The automobile manufacturer MG used the Magnette name on the K-type and N-type cars in the 1930s, but the Magnette models of the 1950s and 1960s are probably best-remembered. Although loved today, the use of the Magnette name on an MG saloon car with a lowered Wolseley body and an Austin engine brought protest from motor magazine letter writers.
There were two distinct series of these Magnettes: The ZA and ZB of 1953 through to 1958 and the Mark III and Mark IV of 1959 through to 1968.
The Magnette ZA was launched in 1953 at the London Motor Show and deliveries started in March 1954. Production continued until 1956. It was the first monocoque car to bear the MG badge.
The Magnette was designed by Gerald Palmer who made his name with the Jowett Javelin, and featured modern Italian inspired styling. Power came from the then new four cylinder 1.5 L (1489 cc) B-Series I4 engine with twin 1¼ inch SU carburettors delivering 60 bhp, driving the rear wheels through a four speed manual gearbox with synchromesh on the top three ratios.
Suspension was independent at the front using coil springs and had a live axle with half elliptic leaf springs at the rear. The steering was by rack and pinion. Hydraulically operated Lockheed 10 in (254 mm) drum brakes were fitted to front and rear wheels.
The car had leather trimmed individual front seats and rear bench seat. The dashboard and door cappings were in polished wood. Although the heater was standard, the radio was still an optional extra. Standard body colours were black, maroon, green, and grey.
The similar Wolseley 4/44, first sold one year earlier, used the 1250 cc engine from the MG TF. Although visually similar, the MG has lower suspension and only the front doors, boot lid and roof panels are shared. The 4/44 was replaced in 1956 by the 15/50.
In 1955 The Motor magazine tested a Magnette and recorded a top speed of 79.7 mph (128.3 km/h) acceleration from 0-60 mph (97 km/h) in 23.1 seconds and a fuel consumption of 24.9 miles per imperial gallon (11.3 L/100 km; 20.7 mpg-US) was recorded. The test car cost £914 including taxes.
The ZA was replaced by the Magnette ZB in 1956. Power was increased to 64 hp (48 kW) by fitting 1½ inch carburettors, increasing the compression ratio from 7.5 to 8.3, and modifying the manifold. A semi-automatic transmission was an option.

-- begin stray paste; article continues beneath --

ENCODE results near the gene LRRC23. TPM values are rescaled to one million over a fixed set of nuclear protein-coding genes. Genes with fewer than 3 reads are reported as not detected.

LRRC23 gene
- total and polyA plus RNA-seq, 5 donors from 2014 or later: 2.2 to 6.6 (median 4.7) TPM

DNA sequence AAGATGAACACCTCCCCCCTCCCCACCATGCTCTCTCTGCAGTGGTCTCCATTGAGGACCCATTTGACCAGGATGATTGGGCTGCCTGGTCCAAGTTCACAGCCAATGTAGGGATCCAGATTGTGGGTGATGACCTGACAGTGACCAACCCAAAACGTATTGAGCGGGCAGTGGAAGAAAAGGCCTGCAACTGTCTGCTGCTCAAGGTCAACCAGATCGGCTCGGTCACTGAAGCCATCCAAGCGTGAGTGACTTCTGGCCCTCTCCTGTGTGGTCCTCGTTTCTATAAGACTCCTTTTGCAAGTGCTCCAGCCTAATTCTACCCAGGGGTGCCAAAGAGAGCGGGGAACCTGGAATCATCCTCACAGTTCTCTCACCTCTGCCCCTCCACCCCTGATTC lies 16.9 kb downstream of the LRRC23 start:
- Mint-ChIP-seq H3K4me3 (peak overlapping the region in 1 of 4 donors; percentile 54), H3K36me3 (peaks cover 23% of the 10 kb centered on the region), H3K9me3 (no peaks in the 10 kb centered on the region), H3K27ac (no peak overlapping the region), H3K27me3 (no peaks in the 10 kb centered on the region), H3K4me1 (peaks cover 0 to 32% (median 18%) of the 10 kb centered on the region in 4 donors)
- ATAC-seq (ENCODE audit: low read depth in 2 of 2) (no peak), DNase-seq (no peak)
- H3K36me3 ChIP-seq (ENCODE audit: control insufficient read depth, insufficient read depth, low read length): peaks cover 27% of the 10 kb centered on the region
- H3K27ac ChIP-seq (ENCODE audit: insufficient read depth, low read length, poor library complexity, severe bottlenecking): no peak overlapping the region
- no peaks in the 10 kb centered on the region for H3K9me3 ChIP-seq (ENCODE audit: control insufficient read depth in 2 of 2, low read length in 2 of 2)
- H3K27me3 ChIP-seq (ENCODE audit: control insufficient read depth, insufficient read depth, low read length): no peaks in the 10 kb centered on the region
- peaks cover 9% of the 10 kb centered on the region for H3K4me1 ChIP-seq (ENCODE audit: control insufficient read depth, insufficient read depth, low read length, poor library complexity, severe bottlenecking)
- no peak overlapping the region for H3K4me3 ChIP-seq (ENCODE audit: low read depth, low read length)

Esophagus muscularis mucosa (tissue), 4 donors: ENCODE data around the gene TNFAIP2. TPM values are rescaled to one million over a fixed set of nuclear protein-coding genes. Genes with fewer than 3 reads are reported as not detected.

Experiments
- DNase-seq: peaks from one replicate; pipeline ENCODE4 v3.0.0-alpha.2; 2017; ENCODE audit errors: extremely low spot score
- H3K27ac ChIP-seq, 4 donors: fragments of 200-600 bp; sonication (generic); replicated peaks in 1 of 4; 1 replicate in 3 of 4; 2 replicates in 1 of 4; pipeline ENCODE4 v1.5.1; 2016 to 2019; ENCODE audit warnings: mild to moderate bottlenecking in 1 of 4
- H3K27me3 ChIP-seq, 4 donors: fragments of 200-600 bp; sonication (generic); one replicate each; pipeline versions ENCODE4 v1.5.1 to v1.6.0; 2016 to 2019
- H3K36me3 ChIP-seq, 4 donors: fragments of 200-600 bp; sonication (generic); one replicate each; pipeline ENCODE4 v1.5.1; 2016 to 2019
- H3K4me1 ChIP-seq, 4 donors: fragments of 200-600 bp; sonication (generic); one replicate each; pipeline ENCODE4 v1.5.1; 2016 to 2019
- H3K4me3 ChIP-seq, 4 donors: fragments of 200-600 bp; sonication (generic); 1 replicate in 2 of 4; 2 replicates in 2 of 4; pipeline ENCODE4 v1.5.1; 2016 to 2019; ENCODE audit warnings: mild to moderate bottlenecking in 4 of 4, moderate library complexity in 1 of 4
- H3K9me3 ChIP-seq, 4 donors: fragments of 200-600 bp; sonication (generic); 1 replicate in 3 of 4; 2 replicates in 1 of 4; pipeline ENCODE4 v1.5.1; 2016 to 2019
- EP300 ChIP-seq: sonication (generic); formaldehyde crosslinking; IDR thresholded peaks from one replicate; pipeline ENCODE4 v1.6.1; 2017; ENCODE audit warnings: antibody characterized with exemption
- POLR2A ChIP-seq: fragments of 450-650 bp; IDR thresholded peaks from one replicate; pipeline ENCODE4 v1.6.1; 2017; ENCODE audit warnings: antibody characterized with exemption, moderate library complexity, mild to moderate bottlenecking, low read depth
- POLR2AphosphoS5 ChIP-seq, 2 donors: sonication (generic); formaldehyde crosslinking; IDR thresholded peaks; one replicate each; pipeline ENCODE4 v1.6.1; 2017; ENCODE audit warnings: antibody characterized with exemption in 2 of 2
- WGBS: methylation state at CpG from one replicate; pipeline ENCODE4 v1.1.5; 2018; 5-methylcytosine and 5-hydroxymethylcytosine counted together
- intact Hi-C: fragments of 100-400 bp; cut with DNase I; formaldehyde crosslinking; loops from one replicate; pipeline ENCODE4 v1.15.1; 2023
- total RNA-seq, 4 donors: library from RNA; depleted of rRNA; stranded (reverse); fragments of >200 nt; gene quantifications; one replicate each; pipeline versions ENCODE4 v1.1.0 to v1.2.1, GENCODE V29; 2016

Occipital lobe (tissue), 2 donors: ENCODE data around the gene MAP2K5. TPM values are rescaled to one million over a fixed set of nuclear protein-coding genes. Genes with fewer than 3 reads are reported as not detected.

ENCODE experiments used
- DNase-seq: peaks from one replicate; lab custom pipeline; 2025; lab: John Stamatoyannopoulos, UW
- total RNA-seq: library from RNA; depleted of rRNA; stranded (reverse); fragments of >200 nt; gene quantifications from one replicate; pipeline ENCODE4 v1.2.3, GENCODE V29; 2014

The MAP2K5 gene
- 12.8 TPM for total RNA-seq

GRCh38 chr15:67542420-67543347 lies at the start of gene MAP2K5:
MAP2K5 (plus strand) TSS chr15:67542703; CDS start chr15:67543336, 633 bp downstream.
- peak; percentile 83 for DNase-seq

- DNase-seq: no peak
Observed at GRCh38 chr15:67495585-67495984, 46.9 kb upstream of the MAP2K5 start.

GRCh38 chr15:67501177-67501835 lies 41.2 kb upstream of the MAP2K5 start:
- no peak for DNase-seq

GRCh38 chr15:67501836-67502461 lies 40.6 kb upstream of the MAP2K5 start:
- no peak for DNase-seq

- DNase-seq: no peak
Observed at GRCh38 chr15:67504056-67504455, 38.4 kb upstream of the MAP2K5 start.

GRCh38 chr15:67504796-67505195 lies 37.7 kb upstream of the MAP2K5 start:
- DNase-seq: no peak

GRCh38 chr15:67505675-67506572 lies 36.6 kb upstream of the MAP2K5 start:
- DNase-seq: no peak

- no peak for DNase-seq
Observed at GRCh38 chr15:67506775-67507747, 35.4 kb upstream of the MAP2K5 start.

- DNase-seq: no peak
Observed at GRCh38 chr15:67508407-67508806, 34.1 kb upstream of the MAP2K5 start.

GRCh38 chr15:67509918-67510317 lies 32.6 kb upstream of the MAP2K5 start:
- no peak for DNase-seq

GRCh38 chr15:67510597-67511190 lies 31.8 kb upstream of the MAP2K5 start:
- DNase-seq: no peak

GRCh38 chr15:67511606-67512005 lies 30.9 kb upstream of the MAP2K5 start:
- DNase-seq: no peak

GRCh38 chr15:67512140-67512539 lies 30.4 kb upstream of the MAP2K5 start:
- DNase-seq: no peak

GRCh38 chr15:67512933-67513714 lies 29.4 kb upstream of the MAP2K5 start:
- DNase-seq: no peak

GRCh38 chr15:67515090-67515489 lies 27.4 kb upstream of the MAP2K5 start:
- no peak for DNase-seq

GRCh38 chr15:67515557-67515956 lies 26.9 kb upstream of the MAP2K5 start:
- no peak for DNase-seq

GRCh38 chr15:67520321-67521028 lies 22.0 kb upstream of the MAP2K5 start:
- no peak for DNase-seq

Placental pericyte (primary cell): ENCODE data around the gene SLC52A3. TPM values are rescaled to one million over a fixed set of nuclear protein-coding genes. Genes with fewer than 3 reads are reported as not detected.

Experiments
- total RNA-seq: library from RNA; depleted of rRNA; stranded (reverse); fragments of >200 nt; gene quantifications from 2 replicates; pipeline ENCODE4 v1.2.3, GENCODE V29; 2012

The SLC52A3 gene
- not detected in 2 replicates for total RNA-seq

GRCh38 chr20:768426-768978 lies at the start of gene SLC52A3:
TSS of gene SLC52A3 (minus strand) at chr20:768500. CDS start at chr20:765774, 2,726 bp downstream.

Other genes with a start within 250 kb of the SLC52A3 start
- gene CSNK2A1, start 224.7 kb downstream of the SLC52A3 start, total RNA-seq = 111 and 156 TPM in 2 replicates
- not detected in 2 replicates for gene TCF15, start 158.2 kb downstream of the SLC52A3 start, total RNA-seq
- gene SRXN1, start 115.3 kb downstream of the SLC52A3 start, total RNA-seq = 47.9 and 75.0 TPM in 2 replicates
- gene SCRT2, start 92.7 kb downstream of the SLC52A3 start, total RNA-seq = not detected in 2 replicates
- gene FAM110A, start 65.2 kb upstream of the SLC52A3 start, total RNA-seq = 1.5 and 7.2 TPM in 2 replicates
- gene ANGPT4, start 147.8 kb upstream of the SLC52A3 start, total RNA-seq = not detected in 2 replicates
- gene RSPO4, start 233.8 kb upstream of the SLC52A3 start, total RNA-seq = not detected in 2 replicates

The interior was improved and there was also a Varitone model with a larger rear window and optional two tone paintwork.
The extra power increased the top speed to 86 mph (138 km/h) and reduced the 0-60 mph time to 18.5 seconds.
The similar Wolseley 15/50 now shared the ZB's B-Series engine.
Magnette Mark III
The Mark III of 1959 drew mixed reviews. US based publications heralded the Magnette's arrival, while the UK publications tended towards "damning with faint praise". It was nearly identical to the Riley version (the 4/68) of the new Pinin Farina-designed midsize BMC saloon line.
All versions (including the Austin A55 Cambridge Mark II, Morris Oxford series V and Wolseley 15/60) were produced by the British Motor Corporation (BMC).
The car featured BMC's 1489 cc B type engine but, in the MG Magnette III (and its Riley sibling), performance was enhanced by fitting twin S.U. H.D.4 carburetters.
The experience from the driver's seat was enhanced by the walnut veneer facia panel and door cappings as well as by the leather upholstery, and presumably by the safety glass windows.
A Mark III was tested by The Motor magazine in 1959. They recorded a top speed of 85.5 mph (137.6 km/h), acceleration from 0-60 mph (97 km/h) in 19.7 seconds and a fuel consumption of 31.4 miles per imperial gallon (9.00 L/100 km; 26.1 mpg-US). The test car cost £1012 including taxes.
Magnette Mark IV
The Mark III was updated in 1961 as the Mark IV. A larger 1.6 L (1622 cc) B-Series engine, with capacity increased by increasing the bore to 76.2 mm, was fitted, and the car had a longer wheelbase and wider track. To improve handling anti-roll bars were fitted front and rear. From the outside, the Mark IV was almost identical to the Mark III, apart from the remodelled and slightly less sharply pointed tailfins, a modification shared with its Riley sibling.
Automatic transmission was offered as an option.
The model continued to be listed through till May 1968 when the manufacturers announced that production had ceased with "no immediate replacement ... contemplated".
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